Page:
Gear We Carry:
I like to be prepared. I’m ‘that mum’. So, we carry more than you might want/need to but since it doesn’t bother me on my back I figure I’d rather have this stuff than say “oh no!!” at any point in the trip. As previously mentioned, the kids both carry a bag with rain jackets, hats, gloves, water, small snacks and extra polar fleece. They also have tissues for any running noses or toilet breaks needed! Hey, it happens. But what else do we carry?
My husband carries most of the water and any maps we have. If we have our poles with us, he carries the boys poles and I carry the girls poles. Our kids are too young and too short to have theirs strapped to their backpacks. They do add weight and even folded up they are still long. That leaves me with the majority of the ‘other stuff’ which includes:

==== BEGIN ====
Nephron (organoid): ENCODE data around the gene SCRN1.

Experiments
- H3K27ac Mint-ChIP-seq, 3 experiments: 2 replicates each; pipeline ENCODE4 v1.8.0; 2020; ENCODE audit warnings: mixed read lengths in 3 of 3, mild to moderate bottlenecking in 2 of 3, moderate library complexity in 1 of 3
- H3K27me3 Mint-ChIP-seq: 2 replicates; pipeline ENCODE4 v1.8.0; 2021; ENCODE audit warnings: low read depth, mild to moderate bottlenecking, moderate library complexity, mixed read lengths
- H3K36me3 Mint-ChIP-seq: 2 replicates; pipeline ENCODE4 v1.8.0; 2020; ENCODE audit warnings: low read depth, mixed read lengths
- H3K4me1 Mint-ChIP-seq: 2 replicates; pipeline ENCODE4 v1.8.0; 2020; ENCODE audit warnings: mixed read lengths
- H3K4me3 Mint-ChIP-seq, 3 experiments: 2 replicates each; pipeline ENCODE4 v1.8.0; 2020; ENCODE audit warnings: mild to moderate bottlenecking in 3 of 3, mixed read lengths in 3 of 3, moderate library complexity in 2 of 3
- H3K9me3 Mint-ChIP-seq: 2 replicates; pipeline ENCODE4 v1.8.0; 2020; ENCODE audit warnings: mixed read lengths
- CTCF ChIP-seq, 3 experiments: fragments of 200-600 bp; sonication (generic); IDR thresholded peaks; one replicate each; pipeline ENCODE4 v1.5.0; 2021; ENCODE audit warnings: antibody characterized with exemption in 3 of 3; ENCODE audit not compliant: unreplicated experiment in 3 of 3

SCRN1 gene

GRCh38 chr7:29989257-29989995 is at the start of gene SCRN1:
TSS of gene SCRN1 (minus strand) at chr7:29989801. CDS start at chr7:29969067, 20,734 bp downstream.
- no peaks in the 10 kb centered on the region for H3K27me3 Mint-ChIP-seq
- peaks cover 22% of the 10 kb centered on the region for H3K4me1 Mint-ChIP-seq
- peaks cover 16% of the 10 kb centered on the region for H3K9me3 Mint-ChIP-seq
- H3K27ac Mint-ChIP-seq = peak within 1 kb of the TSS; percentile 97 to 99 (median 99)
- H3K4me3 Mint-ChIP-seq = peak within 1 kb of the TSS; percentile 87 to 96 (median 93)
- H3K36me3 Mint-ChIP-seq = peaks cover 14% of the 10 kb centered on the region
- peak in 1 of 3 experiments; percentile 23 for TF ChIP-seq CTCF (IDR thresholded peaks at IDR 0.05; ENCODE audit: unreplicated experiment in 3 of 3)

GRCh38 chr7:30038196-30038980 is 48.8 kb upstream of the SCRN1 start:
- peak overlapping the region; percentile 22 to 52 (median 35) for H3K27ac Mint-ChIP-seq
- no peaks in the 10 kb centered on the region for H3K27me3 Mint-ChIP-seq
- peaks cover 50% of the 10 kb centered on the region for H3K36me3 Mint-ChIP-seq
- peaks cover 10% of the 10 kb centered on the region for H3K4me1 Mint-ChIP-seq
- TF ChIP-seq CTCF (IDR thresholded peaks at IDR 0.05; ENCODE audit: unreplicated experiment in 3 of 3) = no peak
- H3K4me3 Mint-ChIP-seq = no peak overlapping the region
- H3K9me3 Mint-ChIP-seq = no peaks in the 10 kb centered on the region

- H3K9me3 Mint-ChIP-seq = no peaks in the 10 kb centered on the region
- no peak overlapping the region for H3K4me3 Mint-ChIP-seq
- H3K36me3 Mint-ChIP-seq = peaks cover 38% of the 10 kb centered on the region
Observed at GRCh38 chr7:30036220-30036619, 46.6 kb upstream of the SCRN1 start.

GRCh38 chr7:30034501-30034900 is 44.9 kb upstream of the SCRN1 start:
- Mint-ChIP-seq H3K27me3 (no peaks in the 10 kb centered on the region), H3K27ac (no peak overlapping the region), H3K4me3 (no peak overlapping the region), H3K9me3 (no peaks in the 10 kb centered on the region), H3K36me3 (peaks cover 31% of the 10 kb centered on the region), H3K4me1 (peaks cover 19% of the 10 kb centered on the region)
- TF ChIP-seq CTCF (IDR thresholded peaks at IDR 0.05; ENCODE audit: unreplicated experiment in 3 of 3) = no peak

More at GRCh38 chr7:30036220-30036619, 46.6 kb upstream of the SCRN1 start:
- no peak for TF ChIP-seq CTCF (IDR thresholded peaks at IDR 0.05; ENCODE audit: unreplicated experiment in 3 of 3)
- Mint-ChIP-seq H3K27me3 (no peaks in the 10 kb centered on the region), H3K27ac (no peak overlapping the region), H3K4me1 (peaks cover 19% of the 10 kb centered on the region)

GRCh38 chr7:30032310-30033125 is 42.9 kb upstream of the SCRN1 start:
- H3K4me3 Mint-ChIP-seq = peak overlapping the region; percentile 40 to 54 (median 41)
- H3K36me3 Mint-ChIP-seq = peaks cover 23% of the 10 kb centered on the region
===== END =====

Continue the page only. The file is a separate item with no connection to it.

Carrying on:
-first aid kit
-canine first aid kit (first aid needs adapted for your furry friend including powdered dog- safe antiseptic, non-stick wrap, tick remover, etc)
-crushable water bowl for the dog
-Swiss army knife (Mr H has one, too)
-medication (i.e. antihistamine, paracetamol)
-small mesh garbage bag (no littering in Mother Nature!!)
I think that about covers it!!!
What about you? Do you hike with your family or are you thinking about doing it?